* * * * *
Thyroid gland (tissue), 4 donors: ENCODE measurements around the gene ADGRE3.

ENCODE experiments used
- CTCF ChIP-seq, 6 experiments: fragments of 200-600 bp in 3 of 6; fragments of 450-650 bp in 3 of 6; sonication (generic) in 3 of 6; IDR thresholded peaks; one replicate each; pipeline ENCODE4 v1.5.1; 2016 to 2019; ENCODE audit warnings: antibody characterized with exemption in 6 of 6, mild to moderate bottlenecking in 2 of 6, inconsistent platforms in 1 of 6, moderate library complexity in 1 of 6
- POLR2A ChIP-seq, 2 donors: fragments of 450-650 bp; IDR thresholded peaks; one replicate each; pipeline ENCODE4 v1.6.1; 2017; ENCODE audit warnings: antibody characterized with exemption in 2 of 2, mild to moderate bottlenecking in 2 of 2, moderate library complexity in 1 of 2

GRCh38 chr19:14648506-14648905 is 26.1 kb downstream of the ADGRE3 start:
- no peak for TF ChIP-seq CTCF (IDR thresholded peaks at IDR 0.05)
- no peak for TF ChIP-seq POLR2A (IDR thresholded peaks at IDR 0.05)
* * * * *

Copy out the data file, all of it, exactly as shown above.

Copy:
Thyroid gland (tissue), 4 donors: ENCODE measurements around the gene ADGRE3.

ENCODE experiments used
- CTCF ChIP-seq, 6 experiments: fragments of 200-600 bp in 3 of 6; fragments of 450-650 bp in 3 of 6; sonication (generic) in 3 of 6; IDR thresholded peaks; one replicate each; pipeline ENCODE4 v1.5.1; 2016 to 2019; ENCODE audit warnings: antibody characterized with exemption in 6 of 6, mild to moderate bottlenecking in 2 of 6, inconsistent platforms in 1 of 6, moderate library complexity in 1 of 6
- POLR2A ChIP-seq, 2 donors: fragments of 450-650 bp; IDR thresholded peaks; one replicate each; pipeline ENCODE4 v1.6.1; 2017; ENCODE audit warnings: antibody characterized with exemption in 2 of 2, mild to moderate bottlenecking in 2 of 2, moderate library complexity in 1 of 2

GRCh38 chr19:14648506-14648905 is 26.1 kb downstream of the ADGRE3 start:
- no peak for TF ChIP-seq CTCF (IDR thresholded peaks at IDR 0.05)
- no peak for TF ChIP-seq POLR2A (IDR thresholded peaks at IDR 0.05)